First Year at Aurora’s JP2 Catholic Academy Full of Growth, Challenge
By Margarita Mendoza, El Observador Editor
July 11, 2019
‘JP2 has smaller classes where the teachers can really pay attention to their students. ...
and students like me can become close to their classmates.’ 
— Seventh-grader from JP2 North Campus
AURORA—With joyful children and many challenges, Pope St. John Paul II Catholic Academy here ended its first school year May 31. 
It was a period “full of activity and growing,” and despite the fact that it wasn’t easy “to combine four schools that function in two campuses ... we have had very good achievements,” said Father Timothy Mulcahey, pastor of Our Lady of Good Counsel and executive pastor of the academy.
One change everyone has embraced is to call the new school “JP2 Academy.”
The academy is the result of the consolidation of schools from St. Joseph, St. Peter, St. Therese of Jesus, and Our Lady of Good Counsel parishes into one academy with two campuses. The academy is supported by those parishes along with Sacred Heart, St. Mary and St. Nicholas parishes in Aurora.
The South Campus uses the former Our Lady of Good Counsel school building and the North Campus is in the former St. Joseph School.
Sister Ann Brummel, OP, head of the school, said the first year went well because of  “the incredible teachers that I work with — because every single one of them stepped up and went above and beyond to provide the best possible education to all the students.”
It wasn’t always easy to overcome the challenges of combining the former schools, 
Sister Ann said. 
“There were times when we worked very well together, and there were other times when it was very hard for all of us,” she said, including administrators, teachers, parents and students.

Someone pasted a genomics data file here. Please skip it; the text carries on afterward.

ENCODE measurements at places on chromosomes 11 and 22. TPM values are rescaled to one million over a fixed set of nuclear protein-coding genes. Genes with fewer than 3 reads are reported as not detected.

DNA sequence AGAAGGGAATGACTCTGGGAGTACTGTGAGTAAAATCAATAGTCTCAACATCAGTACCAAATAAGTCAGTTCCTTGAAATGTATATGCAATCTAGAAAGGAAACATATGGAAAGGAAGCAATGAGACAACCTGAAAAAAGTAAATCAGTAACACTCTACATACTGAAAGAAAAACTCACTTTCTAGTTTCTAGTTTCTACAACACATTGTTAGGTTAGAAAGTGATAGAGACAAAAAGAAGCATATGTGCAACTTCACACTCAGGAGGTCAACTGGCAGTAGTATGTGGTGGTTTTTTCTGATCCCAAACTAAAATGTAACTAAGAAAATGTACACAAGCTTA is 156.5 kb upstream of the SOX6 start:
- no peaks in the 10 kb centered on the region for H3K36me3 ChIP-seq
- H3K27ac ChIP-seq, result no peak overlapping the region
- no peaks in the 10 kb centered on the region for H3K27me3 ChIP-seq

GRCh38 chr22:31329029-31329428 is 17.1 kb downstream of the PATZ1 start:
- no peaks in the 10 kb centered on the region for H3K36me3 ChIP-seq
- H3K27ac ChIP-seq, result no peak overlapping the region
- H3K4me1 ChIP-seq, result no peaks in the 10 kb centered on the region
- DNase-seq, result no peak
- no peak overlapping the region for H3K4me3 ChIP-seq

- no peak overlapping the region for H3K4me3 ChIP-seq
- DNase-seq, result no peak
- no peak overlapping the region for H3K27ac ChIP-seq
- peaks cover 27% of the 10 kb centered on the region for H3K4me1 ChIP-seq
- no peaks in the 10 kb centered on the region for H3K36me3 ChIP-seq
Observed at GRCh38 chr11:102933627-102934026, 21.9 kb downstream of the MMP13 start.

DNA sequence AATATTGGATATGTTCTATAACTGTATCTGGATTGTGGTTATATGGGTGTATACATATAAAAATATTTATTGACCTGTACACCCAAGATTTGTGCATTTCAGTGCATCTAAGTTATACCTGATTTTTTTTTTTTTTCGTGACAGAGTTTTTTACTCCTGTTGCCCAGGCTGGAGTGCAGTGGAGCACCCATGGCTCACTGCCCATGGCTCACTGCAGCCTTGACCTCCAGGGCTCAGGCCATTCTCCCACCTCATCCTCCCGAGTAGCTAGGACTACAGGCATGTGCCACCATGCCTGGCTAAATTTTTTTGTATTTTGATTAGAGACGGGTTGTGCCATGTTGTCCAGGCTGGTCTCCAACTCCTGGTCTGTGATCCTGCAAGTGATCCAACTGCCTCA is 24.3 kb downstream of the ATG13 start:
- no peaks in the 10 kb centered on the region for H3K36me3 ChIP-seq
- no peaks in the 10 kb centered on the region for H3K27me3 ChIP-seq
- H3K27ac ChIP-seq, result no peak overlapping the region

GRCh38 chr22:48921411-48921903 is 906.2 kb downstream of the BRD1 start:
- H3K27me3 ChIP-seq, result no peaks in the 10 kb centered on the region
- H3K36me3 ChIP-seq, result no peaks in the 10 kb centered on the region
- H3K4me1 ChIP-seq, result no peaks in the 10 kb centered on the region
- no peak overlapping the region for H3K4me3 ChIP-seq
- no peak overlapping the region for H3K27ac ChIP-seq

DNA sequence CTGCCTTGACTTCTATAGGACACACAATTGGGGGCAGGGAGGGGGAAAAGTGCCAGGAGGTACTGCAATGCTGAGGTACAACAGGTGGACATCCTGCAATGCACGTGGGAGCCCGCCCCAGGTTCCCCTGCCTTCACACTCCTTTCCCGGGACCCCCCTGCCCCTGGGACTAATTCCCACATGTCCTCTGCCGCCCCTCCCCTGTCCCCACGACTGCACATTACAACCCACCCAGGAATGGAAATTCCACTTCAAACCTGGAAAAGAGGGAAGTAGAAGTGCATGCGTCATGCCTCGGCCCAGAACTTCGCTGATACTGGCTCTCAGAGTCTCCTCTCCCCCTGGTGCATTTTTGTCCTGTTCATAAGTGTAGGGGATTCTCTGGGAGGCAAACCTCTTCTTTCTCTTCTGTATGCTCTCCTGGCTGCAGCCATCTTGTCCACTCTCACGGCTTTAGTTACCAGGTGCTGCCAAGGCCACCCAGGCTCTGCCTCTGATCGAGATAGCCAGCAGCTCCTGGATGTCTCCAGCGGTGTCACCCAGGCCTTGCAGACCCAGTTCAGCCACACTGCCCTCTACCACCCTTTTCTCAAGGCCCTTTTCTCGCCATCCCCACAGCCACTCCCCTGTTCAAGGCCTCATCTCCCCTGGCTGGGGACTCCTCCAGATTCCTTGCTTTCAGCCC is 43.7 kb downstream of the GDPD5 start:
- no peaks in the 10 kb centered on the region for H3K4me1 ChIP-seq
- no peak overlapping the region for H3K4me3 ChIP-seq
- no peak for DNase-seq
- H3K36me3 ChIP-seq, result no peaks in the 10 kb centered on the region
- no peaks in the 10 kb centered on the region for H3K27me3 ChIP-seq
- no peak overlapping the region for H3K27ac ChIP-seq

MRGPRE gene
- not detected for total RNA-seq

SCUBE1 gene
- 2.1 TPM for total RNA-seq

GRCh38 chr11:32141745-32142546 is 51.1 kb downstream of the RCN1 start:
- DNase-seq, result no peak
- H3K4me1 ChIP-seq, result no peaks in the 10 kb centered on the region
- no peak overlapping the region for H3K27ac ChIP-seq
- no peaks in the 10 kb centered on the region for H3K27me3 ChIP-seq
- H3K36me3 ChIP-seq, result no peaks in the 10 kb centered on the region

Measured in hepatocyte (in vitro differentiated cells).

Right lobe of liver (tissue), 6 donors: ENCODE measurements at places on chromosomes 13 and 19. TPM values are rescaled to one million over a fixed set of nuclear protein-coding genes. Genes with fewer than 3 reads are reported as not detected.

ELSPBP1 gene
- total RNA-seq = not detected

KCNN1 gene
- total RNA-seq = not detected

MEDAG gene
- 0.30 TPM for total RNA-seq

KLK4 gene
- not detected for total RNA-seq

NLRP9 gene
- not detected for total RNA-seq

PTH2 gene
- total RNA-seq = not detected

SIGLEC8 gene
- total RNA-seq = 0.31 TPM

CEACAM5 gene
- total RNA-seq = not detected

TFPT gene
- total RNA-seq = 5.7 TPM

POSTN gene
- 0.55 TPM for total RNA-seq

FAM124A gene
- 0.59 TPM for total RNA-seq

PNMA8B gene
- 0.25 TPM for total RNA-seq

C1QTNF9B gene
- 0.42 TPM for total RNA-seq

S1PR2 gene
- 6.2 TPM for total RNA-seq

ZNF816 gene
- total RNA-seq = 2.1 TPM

She added it was sometimes difficult “to have to give up an old tradition from one of our old schools and do something different, try something new.”
However, from those challenges arose lessons, said Father Mulcahey.
“We learned that we need to know families very well, their needs and existent traditions in each of the parishes,”  he said. 
The academy, he added, has now combined a program of activities with the participation of many parishes and pastors and has involved a greater number of lay leaders.
“One of the biggest challenges in this first year was to build unity and a sense of belonging,” said  Michael Kagan, superintendent of Catholic Schools for the Rockford Diocese. “That takes time, understanding and patience.” 
“For my family it is important that my children receive a good education and they can learn (about) God and our Catholic religion,” said María Rivera, mother of three students — Jacob, a first-grader, Christian a third-grader, and Daniel, a fifth-grader. 
Daniel said that what he likes the most about JP2 Academy are his teachers, and he thinks it is “a good school.”
Students, teachers, parents and administrators adapted to the change of location, uniform and even the mascot, among other things. 
The students were happy because “their teams won more competitions and they made more friends,” said Father Mulcahey. 
Students were also asked for anonymous comments about their first year.
A seventh-grader from the north campus, wrote, “I love JP2 because it is a smaller school. I came from a larger public school where there were many students. I believe students cannot really make friends as easily in a larger group. There is only one classroom for each grade and students like me can become close to their classmates.”
After their experiences from the first year and with all the effort put into helping the academy succeed, students, parents and administrators hope that next year will be even better.